Florida filed a case against its neighbor to the north in 2013, arguing that Georgia's water use is unreasonable and asking the Supreme Court to equitably apportion the basin's waters between the states.  The Supreme Court agreed to hear the case under its original jurisdiction power and assigned it to a Special Master for fact finding and recommendations, which is the customary way these cases proceed.


      Eight years later, the case is resolved in Georgia's favor. No liability for upstream diversions from the rivers in Georgia, at least so far as harm to Florida's oyster fishery is concerned. And thus, no equitable apportionment of the basin between the states.


      The decision, published on April 1st, is in many ways as simple as those facts. It's unanimous. It runs all of 10 pages. It affirms, in its entirety, the fact-finding and recommendations of the special master who conducted the trial in the case.


      And states that Florida, first, was required to show, by clear and convincing evidence, that Georgia water use was at least a substantial cause of the decline in Florida's oyster fishery. And then two, that Florida failed to meet that burden, and therefore, was not entitled to apportionment as a remedy. Based on this, the Court adopted the Special Master's recommendation to dismiss the case.


      So pretty straight forward. One of the unusual things about these original action cases is that, generally, they turn on factual questions. Sometimes, some legal questions. But frequently, those legal questions are very particular to the two states at issue, or a prior court decree governing divisional waters between the states.


      So these are kind of the rate Supreme Court decisions that deal with disputed facts. And those that are familiar with Supreme Court practice will spot immediately, it's a pretty rare thing for the Supreme Court to be deciding whose experts have the better of a contested factual question.


      So that's one of the things that's different about the cases that arise in the Supreme Court's original jurisdiction. There are also a couple of interesting things that happen along the way when one looks a little more closely at how the Court resolved this case.


      So Atlanta is 350 miles from the Florida Gulf Coast. And naturally, a case arguing that the use of water for golf courses and the like in Atlanta is harming oyster beds that far away in another state, those claims are going to involve, obviously, complex expert opinion testimony. And conflicting expert opinion testimony.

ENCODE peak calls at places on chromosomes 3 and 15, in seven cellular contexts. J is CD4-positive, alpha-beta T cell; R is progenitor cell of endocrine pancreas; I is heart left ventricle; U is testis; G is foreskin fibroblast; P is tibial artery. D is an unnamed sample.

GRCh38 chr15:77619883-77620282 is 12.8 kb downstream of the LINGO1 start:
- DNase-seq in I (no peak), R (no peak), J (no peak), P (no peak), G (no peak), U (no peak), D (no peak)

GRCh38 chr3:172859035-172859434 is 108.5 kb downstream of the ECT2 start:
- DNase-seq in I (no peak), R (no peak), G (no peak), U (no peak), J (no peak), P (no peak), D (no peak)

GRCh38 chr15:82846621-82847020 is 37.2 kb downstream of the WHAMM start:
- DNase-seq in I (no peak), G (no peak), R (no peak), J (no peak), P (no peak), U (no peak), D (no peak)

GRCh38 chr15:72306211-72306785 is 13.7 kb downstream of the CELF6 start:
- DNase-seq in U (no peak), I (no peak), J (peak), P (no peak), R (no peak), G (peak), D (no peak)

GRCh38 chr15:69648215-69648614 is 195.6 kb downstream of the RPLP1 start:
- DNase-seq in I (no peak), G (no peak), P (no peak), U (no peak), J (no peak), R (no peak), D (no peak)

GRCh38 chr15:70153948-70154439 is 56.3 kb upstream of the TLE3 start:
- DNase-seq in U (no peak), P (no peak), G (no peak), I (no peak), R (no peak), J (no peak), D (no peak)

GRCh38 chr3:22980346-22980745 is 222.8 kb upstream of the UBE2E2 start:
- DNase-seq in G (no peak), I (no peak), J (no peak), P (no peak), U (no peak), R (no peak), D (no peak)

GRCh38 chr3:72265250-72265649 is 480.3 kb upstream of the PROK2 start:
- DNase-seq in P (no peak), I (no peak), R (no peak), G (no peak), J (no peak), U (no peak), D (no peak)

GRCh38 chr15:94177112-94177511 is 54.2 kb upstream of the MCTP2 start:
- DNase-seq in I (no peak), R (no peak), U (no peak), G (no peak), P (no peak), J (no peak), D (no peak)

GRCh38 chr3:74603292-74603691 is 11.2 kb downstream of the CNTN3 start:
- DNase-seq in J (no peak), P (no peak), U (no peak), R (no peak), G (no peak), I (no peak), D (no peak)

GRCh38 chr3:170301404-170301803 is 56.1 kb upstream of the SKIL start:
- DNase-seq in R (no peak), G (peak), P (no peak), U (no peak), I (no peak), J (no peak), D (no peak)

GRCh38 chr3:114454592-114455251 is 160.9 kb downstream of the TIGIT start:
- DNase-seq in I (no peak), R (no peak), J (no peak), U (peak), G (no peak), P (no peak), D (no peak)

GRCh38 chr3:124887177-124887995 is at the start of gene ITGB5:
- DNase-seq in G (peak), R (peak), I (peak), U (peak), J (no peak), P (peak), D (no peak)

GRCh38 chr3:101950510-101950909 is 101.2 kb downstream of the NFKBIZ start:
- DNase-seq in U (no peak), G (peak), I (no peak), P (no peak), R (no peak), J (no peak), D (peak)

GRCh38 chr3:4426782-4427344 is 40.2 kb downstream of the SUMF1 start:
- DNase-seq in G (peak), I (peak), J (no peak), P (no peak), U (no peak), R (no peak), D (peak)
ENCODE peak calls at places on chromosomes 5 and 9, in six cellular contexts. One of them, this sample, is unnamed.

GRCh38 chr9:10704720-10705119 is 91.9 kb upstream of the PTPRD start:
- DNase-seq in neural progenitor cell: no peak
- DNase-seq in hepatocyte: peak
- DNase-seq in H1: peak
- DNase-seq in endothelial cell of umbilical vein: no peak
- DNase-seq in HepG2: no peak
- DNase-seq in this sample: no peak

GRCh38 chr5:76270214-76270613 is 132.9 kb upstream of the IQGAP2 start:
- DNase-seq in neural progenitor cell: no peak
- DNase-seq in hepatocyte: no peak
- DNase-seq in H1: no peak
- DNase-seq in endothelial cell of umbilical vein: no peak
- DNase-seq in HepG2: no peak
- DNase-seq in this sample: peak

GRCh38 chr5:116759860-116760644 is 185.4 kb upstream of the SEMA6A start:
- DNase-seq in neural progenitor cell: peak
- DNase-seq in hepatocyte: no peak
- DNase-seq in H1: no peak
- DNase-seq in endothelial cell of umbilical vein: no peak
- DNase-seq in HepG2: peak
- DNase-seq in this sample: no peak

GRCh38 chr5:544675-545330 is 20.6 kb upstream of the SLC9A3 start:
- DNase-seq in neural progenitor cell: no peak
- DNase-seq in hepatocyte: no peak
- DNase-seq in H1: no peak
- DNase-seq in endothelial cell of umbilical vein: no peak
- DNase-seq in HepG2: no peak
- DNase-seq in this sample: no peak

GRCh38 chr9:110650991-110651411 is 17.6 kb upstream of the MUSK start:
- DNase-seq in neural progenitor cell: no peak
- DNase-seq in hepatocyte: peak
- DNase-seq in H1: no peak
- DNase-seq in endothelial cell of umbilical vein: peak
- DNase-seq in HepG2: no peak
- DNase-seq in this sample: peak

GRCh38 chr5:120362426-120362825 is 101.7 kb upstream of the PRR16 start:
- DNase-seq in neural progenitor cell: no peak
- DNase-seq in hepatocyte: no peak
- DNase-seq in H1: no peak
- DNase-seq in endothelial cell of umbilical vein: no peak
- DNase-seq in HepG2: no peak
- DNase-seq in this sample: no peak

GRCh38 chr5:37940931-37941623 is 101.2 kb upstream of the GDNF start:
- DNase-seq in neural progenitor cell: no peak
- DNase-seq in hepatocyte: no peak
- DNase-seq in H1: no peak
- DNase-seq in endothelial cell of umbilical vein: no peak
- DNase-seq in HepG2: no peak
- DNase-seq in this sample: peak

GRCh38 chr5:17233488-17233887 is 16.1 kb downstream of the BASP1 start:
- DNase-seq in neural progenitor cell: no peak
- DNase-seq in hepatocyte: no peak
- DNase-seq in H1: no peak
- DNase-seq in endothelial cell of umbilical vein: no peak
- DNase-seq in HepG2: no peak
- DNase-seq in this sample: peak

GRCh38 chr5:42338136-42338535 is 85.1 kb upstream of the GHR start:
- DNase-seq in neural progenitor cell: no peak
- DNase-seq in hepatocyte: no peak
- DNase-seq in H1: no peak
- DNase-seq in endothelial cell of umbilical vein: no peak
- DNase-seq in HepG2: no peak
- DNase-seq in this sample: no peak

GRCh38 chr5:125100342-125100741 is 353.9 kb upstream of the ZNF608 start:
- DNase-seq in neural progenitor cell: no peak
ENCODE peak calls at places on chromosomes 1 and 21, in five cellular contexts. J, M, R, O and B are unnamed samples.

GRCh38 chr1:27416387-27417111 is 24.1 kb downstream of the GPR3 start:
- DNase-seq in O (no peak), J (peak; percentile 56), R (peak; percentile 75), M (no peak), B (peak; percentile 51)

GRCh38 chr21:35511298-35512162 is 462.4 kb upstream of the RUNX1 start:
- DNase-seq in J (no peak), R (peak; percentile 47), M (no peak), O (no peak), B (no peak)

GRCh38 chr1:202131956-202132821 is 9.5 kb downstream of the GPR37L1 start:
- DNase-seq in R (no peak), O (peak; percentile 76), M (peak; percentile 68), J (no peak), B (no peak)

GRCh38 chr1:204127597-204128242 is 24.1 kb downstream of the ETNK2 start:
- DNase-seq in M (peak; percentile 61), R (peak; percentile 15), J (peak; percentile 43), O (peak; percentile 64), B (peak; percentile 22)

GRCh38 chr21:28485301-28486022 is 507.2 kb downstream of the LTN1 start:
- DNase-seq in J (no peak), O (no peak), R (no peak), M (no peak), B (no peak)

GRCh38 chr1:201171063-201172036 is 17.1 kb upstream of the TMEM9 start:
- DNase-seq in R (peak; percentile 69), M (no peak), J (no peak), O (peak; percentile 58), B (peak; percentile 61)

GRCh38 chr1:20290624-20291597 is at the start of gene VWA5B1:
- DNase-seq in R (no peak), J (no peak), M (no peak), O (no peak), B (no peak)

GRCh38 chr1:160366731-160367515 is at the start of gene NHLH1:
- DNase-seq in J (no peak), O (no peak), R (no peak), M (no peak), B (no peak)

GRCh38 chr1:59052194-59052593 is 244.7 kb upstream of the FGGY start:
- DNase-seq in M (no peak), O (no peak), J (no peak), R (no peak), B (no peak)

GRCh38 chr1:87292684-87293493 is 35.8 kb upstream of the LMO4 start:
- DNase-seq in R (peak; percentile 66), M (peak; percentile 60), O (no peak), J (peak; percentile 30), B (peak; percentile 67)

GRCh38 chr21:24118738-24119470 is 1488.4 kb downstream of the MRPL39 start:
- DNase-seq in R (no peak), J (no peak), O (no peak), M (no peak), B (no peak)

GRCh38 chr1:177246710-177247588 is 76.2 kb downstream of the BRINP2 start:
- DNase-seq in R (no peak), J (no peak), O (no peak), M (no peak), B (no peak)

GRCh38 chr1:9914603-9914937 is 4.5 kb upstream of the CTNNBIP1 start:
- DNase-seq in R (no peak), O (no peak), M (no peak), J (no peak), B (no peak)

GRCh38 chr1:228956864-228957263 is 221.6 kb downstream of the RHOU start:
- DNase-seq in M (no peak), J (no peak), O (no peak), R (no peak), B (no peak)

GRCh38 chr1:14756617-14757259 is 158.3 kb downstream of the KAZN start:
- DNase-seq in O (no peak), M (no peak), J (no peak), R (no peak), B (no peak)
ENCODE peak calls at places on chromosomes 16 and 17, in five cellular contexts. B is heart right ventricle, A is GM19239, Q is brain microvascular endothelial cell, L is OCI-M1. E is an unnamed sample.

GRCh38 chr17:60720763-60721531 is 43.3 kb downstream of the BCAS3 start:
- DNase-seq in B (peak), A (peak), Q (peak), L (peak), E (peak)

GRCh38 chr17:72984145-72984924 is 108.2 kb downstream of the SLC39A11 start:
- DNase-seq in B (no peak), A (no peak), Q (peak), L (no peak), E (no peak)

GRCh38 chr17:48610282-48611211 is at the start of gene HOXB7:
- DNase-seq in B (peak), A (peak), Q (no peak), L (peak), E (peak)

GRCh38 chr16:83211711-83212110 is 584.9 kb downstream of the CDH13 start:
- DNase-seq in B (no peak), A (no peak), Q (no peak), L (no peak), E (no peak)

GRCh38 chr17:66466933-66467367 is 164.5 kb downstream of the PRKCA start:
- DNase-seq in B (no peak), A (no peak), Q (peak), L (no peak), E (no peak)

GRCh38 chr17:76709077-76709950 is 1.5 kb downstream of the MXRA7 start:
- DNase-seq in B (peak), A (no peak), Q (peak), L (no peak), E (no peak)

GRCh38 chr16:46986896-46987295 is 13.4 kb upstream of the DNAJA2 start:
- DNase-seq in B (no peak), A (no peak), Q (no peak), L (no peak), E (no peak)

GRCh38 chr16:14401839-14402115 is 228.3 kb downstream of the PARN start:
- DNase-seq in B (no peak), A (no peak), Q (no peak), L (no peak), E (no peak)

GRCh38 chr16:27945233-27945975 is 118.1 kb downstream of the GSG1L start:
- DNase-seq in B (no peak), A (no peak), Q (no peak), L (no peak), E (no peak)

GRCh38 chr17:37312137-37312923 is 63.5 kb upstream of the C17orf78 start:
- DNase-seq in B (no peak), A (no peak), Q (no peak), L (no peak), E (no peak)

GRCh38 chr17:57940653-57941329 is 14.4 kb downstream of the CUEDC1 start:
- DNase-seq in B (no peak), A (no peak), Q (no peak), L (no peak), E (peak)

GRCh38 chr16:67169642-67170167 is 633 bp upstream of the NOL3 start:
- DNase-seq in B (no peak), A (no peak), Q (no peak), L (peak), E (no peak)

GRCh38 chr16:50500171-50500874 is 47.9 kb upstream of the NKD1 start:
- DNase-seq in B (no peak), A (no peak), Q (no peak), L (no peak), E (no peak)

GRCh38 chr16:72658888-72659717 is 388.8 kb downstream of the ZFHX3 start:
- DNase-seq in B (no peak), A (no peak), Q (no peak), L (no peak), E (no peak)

The opinion by Justice Barrett starts by acknowledging this. The Special Master to whom the Court referred the case held a five-week trial, dominated mostly by expert testimony on both sides. And Justice Barrett kind of previews or prefaces her discussion of the case with this very blunt statement. "Of course, the precise causes of the Bay's oyster collapse remain the subject of ongoing scientific debate. As Judges, we lack the expertise to settle that debate and do not proport to do so here. Our more limited task is to evaluation the parties arguments in light of the record evidence and Florida's heavy burden of proof."


      So short version, we're Judges, not scientists. Don't look to us to resolve complex scientific questions. The thing is, the decision's remaining pages are a close evaluation of what the various expert witnesses testified to and against before the Special Master on both sides of the argument, followed by some resolution, you might even call it a settling of the debate between those experts.


      So there's some tension between the caveat, we lack expertise to address scientific questions, and the very next act, which is the perfectly normal judicial function of adjudicating the facts of cases, which involve conflicting evidence, including conflicting opinion testimony, under applicable legal formula and burdens of proof.


      And even in doing that, the Court had a little trouble surveying the expert opinion evidence, from which the Special Master concluded, and the Court agreed, that it was clear that a variety of confluent factors in the decline of Florida's oyster beds, including things like long-term drought conditions, controversial water management operations carried out by the United States Army's Corps of Engineers. And both significant overharvesting by Florida oystermen and inadequate steps to reestablish depleted oyster bars.